Also I think you are right - common law seemed to have done the job here - initially at least. But the problem for me is that without an EPA like institute (maybe a state level one would suffice), the crime needs to be committed before the retroactive action is taken and it is fixed. Anything with that sort of feedback loop isn't very efficient [often times this is the worst cost effective approach if a long term analysis is done]. It would be better to monitor on an on-going basis these types of activities before the river was destroyed. The EPA like organization can note the environmental issue resolved by common law in this case, and make it part of its knowledge base for monitoring in the future to avoid having such a long feedback loop.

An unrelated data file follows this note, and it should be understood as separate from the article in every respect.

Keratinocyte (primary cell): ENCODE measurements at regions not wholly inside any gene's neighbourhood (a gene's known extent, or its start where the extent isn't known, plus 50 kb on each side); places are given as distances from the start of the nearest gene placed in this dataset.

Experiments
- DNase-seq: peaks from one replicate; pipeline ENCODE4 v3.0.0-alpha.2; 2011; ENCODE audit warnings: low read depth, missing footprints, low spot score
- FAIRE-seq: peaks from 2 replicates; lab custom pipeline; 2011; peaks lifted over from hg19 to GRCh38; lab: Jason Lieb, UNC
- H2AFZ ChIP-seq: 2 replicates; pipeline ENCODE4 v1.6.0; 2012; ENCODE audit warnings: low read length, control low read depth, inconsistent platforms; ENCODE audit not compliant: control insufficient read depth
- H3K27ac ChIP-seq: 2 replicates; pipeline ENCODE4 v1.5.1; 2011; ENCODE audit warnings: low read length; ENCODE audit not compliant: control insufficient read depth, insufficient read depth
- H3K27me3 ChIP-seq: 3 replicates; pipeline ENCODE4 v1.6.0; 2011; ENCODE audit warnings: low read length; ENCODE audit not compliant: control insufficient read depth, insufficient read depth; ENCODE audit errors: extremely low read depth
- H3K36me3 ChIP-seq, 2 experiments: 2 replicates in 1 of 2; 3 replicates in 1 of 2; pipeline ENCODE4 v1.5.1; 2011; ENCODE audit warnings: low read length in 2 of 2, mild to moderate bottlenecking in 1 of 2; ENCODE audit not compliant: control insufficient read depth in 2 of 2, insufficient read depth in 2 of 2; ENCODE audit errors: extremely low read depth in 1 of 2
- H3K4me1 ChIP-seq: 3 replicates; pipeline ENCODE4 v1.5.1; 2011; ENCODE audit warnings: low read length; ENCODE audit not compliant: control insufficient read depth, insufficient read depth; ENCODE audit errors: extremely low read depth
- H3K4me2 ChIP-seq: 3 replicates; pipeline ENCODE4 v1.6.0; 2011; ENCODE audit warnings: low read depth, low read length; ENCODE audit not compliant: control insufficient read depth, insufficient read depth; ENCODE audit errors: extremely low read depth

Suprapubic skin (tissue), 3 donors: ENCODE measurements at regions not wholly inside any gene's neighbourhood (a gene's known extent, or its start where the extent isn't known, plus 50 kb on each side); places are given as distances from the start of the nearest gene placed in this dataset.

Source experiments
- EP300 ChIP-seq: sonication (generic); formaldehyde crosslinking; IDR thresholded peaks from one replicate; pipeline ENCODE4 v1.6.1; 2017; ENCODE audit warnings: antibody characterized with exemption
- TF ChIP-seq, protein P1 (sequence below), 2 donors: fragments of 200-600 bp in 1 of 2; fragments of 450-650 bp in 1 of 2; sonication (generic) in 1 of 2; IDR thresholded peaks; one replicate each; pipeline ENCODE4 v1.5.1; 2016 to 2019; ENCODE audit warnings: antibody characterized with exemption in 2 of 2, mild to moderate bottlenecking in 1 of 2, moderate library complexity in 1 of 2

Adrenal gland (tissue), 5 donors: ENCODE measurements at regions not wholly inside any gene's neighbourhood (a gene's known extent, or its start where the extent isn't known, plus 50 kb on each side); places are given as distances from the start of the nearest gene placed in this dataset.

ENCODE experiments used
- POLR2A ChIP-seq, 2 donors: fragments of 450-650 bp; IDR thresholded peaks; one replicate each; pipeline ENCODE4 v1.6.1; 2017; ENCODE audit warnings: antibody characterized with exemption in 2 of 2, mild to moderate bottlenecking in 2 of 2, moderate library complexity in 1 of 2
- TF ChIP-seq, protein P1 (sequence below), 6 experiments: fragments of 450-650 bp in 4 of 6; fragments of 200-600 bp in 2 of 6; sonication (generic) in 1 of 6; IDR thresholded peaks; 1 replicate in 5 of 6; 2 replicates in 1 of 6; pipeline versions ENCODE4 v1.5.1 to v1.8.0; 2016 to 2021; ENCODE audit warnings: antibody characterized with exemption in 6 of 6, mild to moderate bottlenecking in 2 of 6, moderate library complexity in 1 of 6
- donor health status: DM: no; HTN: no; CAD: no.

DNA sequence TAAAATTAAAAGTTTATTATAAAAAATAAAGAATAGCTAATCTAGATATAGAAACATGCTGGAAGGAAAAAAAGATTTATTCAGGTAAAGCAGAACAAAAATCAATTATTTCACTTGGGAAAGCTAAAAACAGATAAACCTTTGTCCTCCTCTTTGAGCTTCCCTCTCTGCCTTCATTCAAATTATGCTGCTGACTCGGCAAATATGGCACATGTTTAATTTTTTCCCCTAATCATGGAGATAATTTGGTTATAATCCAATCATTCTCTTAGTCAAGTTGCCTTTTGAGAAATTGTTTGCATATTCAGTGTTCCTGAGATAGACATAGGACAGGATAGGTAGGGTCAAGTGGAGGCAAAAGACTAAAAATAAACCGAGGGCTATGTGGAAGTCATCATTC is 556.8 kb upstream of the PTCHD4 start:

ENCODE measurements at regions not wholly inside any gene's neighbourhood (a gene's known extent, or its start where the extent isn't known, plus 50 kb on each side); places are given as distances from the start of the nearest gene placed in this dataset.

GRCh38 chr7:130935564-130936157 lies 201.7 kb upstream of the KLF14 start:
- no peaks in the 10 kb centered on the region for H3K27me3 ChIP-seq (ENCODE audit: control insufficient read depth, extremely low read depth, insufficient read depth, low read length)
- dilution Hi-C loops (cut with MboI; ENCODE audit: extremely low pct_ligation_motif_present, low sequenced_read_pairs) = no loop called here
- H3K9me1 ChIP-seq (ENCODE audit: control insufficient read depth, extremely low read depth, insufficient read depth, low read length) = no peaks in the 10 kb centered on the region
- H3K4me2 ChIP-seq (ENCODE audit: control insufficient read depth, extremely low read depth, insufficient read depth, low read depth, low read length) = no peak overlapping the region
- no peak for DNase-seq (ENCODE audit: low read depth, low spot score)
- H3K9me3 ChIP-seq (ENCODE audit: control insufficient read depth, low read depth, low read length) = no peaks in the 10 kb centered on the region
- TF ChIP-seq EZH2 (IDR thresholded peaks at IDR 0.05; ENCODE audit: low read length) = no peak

On the whole I agree though - it is very hard to compare standards now vs. a previous generation. What is acceptable changes over time. The only way a previous generation of bad decisions should be punished by law is if there is evidence supporting that the decision makers had information at the time indicating they were knowingly making a bad decision that would harm people and break the law (either a specific law or common law).